To many winter anglers, how a bait fish is hooked up is as important as species and size. Some swear a game fish grabs a minnow and turns it to be swallowed head first, therefore hooking the bait through the lips will assure a better chance to hook up. Hooking bait through the jaw also seems to allow very free, natural movement as the minnow swims about.

Another popular method of attaching a minnow is through the back muscle just behind the dorsal fin. This is popular for smaller bait that large quarry often grab from the side and swallow as the fish turns to swim away. I prefer this method and maintain a good hook up-to-flag ratio. The use of circle hooks can further ensure hooking a game fish, Gamakatsu are a very popular brand, and my personal preference are red or gold coated for a bit more flash.

A few anglers hook their shiners near the tail. This of course impedes swimming ability a bit, and gives the look of an injured bait fish, which supposedly further entices a game fish to grab the bait. No matter how a bait fish is hooked up, I’ve found that not setting the hook until a game fish has stopped taking out line works well. Once a run stops, gently take up slack, visualize the angle of the line and set the hook directly opposite. Keep a steady pressure during the tug of war with no loose line and your percentage of fish on the ice will increase.

The fact is, a small number of fishermen take the greatest number of fish, and their special techniques seem to work day in and day out on a regular basis. Some of their simple tricks may work for you too. Seasoned ice fishermen think strong and long when selecting line for their tip-ups. Average fishing line may work for most fish hooked, but sooner or later that 5- to 6-pound wall hanger trout or salmon will strike. For lake trout enthusiasts, it will be a brute over 10 pounds. Too short or too weak a line and the big one will never be brought out of the hole.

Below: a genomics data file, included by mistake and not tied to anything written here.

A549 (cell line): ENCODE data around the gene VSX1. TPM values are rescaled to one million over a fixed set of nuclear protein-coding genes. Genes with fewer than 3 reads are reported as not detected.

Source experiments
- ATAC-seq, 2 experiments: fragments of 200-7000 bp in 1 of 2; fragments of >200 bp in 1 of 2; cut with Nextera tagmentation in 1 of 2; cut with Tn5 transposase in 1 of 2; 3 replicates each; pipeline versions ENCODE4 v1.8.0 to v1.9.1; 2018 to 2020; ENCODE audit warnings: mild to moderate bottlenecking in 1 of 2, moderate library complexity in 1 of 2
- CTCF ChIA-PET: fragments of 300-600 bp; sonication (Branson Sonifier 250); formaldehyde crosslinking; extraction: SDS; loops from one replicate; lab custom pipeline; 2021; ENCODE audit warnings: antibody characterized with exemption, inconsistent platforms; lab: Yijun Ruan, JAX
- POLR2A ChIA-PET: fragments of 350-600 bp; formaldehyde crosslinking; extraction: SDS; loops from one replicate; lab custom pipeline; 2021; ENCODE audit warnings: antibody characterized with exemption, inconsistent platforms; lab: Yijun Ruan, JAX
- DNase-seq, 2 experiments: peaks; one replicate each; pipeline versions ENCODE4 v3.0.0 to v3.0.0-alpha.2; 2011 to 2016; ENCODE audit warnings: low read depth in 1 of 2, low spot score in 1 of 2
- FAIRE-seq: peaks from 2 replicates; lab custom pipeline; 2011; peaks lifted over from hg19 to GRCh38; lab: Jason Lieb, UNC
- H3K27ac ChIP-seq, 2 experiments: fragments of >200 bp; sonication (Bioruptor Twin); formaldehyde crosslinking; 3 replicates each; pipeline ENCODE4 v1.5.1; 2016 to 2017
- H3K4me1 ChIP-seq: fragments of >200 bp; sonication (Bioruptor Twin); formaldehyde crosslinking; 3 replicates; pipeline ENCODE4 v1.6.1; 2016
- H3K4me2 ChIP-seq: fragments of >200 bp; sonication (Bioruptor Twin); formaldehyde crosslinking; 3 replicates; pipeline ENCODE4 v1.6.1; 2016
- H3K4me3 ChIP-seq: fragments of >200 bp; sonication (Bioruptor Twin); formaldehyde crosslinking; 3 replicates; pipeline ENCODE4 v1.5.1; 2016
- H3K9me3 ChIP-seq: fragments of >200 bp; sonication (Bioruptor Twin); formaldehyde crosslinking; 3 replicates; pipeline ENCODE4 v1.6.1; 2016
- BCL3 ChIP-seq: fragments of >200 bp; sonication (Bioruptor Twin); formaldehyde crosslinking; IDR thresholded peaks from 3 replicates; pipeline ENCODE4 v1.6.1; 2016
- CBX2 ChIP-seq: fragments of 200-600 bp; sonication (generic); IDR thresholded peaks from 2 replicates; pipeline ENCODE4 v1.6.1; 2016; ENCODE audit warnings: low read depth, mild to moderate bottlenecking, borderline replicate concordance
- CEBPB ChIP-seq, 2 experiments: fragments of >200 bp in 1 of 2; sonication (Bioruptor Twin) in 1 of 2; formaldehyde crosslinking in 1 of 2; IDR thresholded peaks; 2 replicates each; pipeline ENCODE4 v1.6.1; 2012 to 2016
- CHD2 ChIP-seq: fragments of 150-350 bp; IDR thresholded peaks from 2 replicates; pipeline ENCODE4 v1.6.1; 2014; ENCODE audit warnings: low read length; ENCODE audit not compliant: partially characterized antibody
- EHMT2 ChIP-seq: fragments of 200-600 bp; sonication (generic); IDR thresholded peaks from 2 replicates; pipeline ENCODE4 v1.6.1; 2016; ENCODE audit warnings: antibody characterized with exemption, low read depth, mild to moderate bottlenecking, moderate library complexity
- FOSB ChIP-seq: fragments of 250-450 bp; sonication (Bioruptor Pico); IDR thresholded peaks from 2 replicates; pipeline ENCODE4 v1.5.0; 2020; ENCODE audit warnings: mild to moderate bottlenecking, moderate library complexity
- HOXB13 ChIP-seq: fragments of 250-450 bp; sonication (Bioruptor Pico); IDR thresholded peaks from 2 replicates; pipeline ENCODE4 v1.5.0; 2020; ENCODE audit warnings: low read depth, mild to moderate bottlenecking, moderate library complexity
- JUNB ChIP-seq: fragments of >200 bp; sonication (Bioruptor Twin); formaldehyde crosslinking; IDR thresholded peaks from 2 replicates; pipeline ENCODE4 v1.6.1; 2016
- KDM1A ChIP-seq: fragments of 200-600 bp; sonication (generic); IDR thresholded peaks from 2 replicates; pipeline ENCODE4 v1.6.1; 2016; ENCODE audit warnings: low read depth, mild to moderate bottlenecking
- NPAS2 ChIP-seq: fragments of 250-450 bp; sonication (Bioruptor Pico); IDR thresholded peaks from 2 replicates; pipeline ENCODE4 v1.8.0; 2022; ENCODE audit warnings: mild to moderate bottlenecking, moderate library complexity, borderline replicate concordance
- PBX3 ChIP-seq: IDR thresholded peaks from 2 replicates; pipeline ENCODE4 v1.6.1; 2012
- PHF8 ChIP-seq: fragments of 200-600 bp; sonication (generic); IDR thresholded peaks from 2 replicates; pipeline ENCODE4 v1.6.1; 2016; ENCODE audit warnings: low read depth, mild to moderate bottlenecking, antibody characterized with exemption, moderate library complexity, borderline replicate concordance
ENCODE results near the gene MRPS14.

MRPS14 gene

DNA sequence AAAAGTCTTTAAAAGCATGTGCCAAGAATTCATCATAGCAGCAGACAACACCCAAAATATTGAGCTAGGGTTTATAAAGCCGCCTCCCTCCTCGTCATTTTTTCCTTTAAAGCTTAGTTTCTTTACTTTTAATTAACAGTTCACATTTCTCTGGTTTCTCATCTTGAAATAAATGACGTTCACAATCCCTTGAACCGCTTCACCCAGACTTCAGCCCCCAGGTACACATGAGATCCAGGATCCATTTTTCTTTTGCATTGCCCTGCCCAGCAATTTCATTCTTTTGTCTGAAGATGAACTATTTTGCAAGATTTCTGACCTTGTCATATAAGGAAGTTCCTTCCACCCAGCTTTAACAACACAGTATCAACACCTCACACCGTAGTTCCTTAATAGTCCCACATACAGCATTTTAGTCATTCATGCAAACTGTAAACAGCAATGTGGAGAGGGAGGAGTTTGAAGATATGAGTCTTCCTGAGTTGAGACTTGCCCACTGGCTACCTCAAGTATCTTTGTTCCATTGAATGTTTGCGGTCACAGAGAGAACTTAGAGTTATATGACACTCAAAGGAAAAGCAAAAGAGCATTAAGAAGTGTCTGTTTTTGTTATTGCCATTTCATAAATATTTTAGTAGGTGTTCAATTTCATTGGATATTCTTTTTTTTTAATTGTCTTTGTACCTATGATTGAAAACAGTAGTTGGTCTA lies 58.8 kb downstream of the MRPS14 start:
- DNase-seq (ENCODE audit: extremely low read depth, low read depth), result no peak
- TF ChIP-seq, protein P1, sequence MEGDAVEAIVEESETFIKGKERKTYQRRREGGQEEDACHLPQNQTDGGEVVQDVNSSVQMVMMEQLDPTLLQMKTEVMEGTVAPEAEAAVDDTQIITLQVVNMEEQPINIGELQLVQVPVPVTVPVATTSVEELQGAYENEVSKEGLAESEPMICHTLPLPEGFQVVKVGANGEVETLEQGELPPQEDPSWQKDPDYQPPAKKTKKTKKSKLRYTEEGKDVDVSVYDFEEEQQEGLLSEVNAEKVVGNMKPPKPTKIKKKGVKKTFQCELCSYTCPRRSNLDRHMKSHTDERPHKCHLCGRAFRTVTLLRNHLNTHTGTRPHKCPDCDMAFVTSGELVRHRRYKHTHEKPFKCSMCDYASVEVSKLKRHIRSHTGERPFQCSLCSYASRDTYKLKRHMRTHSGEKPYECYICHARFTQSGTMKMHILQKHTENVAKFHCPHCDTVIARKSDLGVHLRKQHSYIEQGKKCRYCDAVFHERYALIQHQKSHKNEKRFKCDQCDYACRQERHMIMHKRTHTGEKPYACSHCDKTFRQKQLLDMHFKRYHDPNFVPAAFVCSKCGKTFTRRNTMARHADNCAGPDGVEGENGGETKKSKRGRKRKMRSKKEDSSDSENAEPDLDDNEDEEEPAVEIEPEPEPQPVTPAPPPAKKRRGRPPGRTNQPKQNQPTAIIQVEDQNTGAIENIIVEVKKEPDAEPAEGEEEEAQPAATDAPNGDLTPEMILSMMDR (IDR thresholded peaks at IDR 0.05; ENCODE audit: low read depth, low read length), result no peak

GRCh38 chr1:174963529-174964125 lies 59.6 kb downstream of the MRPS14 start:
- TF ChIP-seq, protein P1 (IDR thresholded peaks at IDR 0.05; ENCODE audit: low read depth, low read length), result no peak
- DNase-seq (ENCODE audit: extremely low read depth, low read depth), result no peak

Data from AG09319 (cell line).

Use at least two feet of strong, clear leader, perhaps three feet when fish are extremely wary. Trout and salmon hooks should be no smaller than size 6, and a 4 holds even better, whereas togue need a No. 4 or No. 2. Check and double check all knots; frigid water and ice are never easy on monofilament splices and knots.

A maximum of five tip-ups can be set out per angler on most lakes and it’s imperative to suspend baits at a variety of depths. Salmon seem to cruise near the surface, trout at medium depths and togue fairly deep. Shallow bait are set at 3- to 5-feet, and increase by a couple of feet per set up. If one depth seems to produce regularly, it’s time to adjust all baits to that particular depth. The right depth seems to change from day to day and from lake to lake. Diversity is the key when setting up.

Reports of excellent fishing on dozens of regional lakes are circulating since the new year began, so get out to a local waterway soon and try some of these baiting options. Perhaps you can develop a technique of your very own. Above all, be aware and be safe every time you venture onto the ice.